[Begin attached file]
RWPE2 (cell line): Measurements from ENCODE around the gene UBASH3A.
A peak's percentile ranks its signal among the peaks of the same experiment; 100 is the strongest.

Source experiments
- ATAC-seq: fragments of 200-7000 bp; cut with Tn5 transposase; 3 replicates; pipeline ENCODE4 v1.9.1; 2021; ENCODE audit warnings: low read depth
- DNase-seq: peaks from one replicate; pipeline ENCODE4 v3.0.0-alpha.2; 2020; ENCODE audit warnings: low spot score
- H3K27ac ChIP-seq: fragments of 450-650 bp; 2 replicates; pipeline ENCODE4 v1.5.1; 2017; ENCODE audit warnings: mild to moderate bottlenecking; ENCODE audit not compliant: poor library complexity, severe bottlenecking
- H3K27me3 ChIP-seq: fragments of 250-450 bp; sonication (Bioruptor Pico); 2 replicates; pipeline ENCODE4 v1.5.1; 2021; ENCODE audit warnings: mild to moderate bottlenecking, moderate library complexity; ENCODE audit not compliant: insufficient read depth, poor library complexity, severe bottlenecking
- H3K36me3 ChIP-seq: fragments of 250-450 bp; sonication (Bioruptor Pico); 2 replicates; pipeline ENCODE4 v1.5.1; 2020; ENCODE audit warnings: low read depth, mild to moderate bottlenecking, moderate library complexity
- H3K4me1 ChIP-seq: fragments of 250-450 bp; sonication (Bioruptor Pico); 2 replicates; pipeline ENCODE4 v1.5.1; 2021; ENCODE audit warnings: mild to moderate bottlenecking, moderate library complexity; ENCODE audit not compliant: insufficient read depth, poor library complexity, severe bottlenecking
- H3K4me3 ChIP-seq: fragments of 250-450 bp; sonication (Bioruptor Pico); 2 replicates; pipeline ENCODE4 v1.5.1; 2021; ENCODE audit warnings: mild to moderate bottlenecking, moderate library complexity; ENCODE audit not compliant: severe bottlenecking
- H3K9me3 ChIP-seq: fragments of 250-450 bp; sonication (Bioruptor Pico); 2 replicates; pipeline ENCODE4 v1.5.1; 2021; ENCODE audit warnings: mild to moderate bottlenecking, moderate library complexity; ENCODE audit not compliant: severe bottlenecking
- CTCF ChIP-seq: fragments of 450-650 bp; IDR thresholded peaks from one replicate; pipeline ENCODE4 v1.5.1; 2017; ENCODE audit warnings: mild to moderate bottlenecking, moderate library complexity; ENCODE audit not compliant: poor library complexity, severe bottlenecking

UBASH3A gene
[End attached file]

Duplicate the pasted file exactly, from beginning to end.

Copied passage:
RWPE2 (cell line): Measurements from ENCODE around the gene UBASH3A.
A peak's percentile ranks its signal among the peaks of the same experiment; 100 is the strongest.

Source experiments
- ATAC-seq: fragments of 200-7000 bp; cut with Tn5 transposase; 3 replicates; pipeline ENCODE4 v1.9.1; 2021; ENCODE audit warnings: low read depth
- DNase-seq: peaks from one replicate; pipeline ENCODE4 v3.0.0-alpha.2; 2020; ENCODE audit warnings: low spot score
- H3K27ac ChIP-seq: fragments of 450-650 bp; 2 replicates; pipeline ENCODE4 v1.5.1; 2017; ENCODE audit warnings: mild to moderate bottlenecking; ENCODE audit not compliant: poor library complexity, severe bottlenecking
- H3K27me3 ChIP-seq: fragments of 250-450 bp; sonication (Bioruptor Pico); 2 replicates; pipeline ENCODE4 v1.5.1; 2021; ENCODE audit warnings: mild to moderate bottlenecking, moderate library complexity; ENCODE audit not compliant: insufficient read depth, poor library complexity, severe bottlenecking
- H3K36me3 ChIP-seq: fragments of 250-450 bp; sonication (Bioruptor Pico); 2 replicates; pipeline ENCODE4 v1.5.1; 2020; ENCODE audit warnings: low read depth, mild to moderate bottlenecking, moderate library complexity
- H3K4me1 ChIP-seq: fragments of 250-450 bp; sonication (Bioruptor Pico); 2 replicates; pipeline ENCODE4 v1.5.1; 2021; ENCODE audit warnings: mild to moderate bottlenecking, moderate library complexity; ENCODE audit not compliant: insufficient read depth, poor library complexity, severe bottlenecking
- H3K4me3 ChIP-seq: fragments of 250-450 bp; sonication (Bioruptor Pico); 2 replicates; pipeline ENCODE4 v1.5.1; 2021; ENCODE audit warnings: mild to moderate bottlenecking, moderate library complexity; ENCODE audit not compliant: severe bottlenecking
- H3K9me3 ChIP-seq: fragments of 250-450 bp; sonication (Bioruptor Pico); 2 replicates; pipeline ENCODE4 v1.5.1; 2021; ENCODE audit warnings: mild to moderate bottlenecking, moderate library complexity; ENCODE audit not compliant: severe bottlenecking
- CTCF ChIP-seq: fragments of 450-650 bp; IDR thresholded peaks from one replicate; pipeline ENCODE4 v1.5.1; 2017; ENCODE audit warnings: mild to moderate bottlenecking, moderate library complexity; ENCODE audit not compliant: poor library complexity, severe bottlenecking

UBASH3A gene